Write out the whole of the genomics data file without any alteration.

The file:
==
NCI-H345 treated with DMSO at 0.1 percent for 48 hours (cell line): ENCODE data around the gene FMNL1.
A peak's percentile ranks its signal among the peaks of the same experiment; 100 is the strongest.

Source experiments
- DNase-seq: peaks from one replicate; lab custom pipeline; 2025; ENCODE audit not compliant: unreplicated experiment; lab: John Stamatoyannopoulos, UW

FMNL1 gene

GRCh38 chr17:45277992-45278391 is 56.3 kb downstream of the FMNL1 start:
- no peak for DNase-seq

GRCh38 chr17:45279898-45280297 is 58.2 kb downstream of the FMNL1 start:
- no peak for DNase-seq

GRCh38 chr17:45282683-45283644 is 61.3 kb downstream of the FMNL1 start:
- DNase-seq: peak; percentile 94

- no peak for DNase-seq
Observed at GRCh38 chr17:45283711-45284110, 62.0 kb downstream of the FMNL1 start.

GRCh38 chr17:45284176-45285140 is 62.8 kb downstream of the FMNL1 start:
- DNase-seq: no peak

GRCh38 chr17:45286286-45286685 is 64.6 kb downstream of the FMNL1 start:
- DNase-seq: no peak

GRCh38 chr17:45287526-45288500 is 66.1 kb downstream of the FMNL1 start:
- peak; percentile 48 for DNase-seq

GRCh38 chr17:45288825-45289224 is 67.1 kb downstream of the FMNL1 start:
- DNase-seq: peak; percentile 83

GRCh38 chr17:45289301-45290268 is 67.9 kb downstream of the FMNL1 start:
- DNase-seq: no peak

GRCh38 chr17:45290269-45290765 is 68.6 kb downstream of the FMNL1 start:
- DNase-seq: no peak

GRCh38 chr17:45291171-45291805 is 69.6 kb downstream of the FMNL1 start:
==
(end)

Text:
NCI-H345 treated with DMSO at 0.1 percent for 48 hours (cell line): ENCODE data around the gene FMNL1.
A peak's percentile ranks its signal among the peaks of the same experiment; 100 is the strongest.

Source experiments
- DNase-seq: peaks from one replicate; lab custom pipeline; 2025; ENCODE audit not compliant: unreplicated experiment; lab: John Stamatoyannopoulos, UW

FMNL1 gene

GRCh38 chr17:45277992-45278391 is 56.3 kb downstream of the FMNL1 start:
- no peak for DNase-seq

GRCh38 chr17:45279898-45280297 is 58.2 kb downstream of the FMNL1 start:
- no peak for DNase-seq

GRCh38 chr17:45282683-45283644 is 61.3 kb downstream of the FMNL1 start:
- DNase-seq: peak; percentile 94

- no peak for DNase-seq
Observed at GRCh38 chr17:45283711-45284110, 62.0 kb downstream of the FMNL1 start.

GRCh38 chr17:45284176-45285140 is 62.8 kb downstream of the FMNL1 start:
- DNase-seq: no peak

GRCh38 chr17:45286286-45286685 is 64.6 kb downstream of the FMNL1 start:
- DNase-seq: no peak

GRCh38 chr17:45287526-45288500 is 66.1 kb downstream of the FMNL1 start:
- peak; percentile 48 for DNase-seq

GRCh38 chr17:45288825-45289224 is 67.1 kb downstream of the FMNL1 start:
- DNase-seq: peak; percentile 83

GRCh38 chr17:45289301-45290268 is 67.9 kb downstream of the FMNL1 start:
- DNase-seq: no peak

GRCh38 chr17:45290269-45290765 is 68.6 kb downstream of the FMNL1 start:
- DNase-seq: no peak

GRCh38 chr17:45291171-45291805 is 69.6 kb downstream of the FMNL1 start: